The Third Oxford Lecture

“From Reith to wreath”: The great days of sport on BBC TV. And how they ended.

Delivered on Tuesday 8 February 2011, Green Templeton College.
June 21 1937. That was the day the incipient BBC television service sent its cameras to Wimbledon and sent flickering black-and-white images to an audience that may have been in the hundreds or dozens – and entirely in the south-east of England.

There had been great excitement in advance, certainly in Britain’s top-selling paper, the Daily Express. This was on the front page the previous Thursday.

Television Triumphs in Wimbledon Try-out

“The BBC’s new untried television transmission van achieved unprecedented success while standing in Wimbledon tennis ground car park yesterday afternoon….

The tests succeeded beyond most people’s hopes. Men could be seen walking about the car park and the courts. Cigarette smoke was visible. An Alsatian dog was seen running about. When actual plays begins, I am told, viewers will be able to see the ball.”

Well, not exactly. There were some difficulties on the day, partly because of interference from electrical equipment in a hospital near the Alexandra Palace transmitter. But, the Express assured its readers, the pictures were clear enough if you lived on a hill near Woking .

The television critic in The Listener, the BBC’s in-house intellectual magazine, put the best interpretation it could on it all.

“As in the news films, it has seldom been possible to watch the progress of the ball itself. But the strokes and the movements on the court have all been so clearly visible that the absence of the ball has hardly seemed to trouble the viewers.”

The ball! Oh, that old thing!

But the experiment was officially deemed a success. And two months later, at the annual festival of British broadcasting industry, Radiolympia, the cameras were set up in London Zoo, so visitors to the show could observe the chimpanzees. Those of us who remember the Wimbledon career of, say, John McEnroe might think this was an appropriate follow-up.

Television was then a novelty, a frippery. The “televisors” cost 40 or 50 guineas – well over £2000 today – and were bought by the kind of people, if they lived in the south-east, who bought iPads on Day One. In just 15 years, since the sale of wireless sets took off, Britain had become what was called a “listening-in” country, but it wasn’t yet ready to become a “seeing-in” country.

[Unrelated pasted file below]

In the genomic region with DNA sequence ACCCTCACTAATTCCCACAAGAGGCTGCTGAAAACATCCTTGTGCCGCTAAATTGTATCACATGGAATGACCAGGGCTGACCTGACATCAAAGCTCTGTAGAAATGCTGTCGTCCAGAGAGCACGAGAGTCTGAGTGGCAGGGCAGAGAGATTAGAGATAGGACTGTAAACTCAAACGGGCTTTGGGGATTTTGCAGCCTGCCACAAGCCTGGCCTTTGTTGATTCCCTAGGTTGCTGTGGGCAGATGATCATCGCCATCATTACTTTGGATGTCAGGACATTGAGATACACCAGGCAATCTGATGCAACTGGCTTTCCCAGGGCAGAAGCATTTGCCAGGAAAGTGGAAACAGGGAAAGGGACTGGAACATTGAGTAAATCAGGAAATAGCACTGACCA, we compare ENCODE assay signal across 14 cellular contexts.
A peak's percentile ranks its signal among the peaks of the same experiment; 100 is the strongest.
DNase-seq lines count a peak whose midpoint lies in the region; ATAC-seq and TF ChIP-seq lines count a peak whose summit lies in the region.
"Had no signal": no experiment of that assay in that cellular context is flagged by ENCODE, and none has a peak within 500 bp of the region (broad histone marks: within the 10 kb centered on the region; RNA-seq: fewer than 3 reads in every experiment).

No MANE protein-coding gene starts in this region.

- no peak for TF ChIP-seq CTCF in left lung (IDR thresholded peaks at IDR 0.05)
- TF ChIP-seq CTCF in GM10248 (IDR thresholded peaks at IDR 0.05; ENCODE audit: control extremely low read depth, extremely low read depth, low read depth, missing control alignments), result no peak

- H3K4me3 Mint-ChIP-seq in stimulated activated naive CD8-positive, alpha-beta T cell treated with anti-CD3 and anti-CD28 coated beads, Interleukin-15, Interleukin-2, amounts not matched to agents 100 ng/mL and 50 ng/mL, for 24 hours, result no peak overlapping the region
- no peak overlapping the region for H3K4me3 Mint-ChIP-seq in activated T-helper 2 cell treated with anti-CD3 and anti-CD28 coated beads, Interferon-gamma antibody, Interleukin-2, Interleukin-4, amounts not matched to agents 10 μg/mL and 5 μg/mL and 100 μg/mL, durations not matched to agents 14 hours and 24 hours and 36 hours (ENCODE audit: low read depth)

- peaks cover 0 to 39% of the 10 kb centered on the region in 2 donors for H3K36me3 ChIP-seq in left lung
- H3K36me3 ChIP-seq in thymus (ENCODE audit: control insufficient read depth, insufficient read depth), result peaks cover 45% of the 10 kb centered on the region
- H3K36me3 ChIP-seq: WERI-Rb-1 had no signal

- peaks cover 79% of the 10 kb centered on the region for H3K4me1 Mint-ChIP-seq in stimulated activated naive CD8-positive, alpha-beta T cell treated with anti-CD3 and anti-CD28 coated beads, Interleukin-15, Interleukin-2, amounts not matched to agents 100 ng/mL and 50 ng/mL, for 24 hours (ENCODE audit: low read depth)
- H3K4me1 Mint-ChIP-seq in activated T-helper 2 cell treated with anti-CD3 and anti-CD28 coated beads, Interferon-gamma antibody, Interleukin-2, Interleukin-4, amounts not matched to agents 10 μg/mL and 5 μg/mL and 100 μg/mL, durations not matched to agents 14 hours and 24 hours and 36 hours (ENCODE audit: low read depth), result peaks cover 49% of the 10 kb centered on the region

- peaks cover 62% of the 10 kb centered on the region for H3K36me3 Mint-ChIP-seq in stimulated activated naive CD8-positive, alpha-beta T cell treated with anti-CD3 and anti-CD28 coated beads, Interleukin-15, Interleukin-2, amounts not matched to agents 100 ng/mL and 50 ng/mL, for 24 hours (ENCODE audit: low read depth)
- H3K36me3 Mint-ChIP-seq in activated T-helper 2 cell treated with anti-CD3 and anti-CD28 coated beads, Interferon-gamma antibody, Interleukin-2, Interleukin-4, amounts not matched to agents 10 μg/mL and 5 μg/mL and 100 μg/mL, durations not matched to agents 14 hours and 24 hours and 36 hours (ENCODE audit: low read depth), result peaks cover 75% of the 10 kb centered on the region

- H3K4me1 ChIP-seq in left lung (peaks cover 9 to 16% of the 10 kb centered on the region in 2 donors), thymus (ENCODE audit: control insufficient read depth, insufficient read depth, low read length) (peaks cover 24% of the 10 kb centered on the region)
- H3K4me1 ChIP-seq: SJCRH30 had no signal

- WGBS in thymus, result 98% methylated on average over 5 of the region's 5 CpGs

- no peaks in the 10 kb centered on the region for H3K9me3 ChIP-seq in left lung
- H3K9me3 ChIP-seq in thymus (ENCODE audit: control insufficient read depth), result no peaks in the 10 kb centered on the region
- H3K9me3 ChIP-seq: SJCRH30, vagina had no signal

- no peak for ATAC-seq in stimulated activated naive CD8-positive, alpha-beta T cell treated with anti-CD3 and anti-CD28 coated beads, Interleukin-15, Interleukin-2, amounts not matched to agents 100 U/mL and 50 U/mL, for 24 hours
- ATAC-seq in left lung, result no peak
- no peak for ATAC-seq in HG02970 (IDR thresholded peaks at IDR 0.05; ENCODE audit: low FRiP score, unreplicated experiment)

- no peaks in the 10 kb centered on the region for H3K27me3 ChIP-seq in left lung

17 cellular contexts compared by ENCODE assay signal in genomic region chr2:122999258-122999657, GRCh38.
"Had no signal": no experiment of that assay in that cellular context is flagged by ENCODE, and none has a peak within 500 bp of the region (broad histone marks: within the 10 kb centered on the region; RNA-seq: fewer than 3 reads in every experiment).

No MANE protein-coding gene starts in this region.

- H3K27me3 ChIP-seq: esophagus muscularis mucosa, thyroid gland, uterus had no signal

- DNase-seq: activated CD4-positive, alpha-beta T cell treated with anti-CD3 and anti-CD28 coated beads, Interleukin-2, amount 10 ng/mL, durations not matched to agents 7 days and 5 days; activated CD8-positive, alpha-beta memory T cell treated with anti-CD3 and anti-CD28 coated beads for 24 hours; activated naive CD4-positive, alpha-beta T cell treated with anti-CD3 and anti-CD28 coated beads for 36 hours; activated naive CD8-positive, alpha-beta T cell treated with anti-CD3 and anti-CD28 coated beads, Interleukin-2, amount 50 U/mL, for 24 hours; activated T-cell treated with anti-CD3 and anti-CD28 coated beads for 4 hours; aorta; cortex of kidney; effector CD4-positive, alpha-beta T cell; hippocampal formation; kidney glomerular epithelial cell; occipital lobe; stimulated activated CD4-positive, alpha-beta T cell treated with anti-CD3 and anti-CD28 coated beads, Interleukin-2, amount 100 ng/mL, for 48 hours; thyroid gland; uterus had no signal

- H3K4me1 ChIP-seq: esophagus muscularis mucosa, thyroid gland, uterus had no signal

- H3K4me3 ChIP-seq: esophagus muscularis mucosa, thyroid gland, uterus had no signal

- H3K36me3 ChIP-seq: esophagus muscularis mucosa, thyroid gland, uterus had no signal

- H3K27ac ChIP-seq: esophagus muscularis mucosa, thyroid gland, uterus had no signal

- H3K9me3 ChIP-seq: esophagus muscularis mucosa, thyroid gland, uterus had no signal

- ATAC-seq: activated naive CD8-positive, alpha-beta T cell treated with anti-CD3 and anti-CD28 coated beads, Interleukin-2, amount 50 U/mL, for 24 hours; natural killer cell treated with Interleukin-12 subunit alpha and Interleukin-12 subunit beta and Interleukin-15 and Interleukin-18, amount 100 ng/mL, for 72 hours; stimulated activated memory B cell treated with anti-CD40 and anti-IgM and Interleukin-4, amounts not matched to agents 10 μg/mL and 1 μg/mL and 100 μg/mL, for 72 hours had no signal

And that wouldn’t really change over the next 15 years. There was, of course, a slight distraction. There’s a wonderful old Tom Lehrer song that goes:

Once all the Germans were warlike and mean,
But that couldn’t happen again.
We taught them a lesson in 1918
And they’ve hardly bothered us since then.

Anyway, it helps one understand how remote the television future was in 1937 when you realise that among the other novelties at Radiolympia that year were battery-operated wirelesses, not transistors but cumbersome great things, essential because huge chunks of rural England didn’t yet have electricity. The valley where I live in Herefordshire didn’t get on the mains until 1964.

The BBC’s early TV transmissions were actually ahead of those in America. But that lead was not to last. The Americans were able to develop their TV service during the war, when British TV was suspended, and there was not much money around in Britain in the immediate aftermath. And one obvious consequence of the BBC monopoly was the lack of a commercial imperative to innovate.

But the great, indeed continuing, triumph of the BBC is that it would find its own artistic reasons to keep moving forward. In 1938 it showed a string of events such as the Boat Race, the England-Scotland football at Wembley and the Cup Final. By 1939 television had its own dedicated commentators instead of just taking the radio feed. When TV – as it wasn’t yet called – resumed in 1946, sport was a major feature of the schedules. And thus we had the real start of the ongoing relationship between television and sport. A marriage indeed. Though one that was to produce a great deal of crockery-throwing.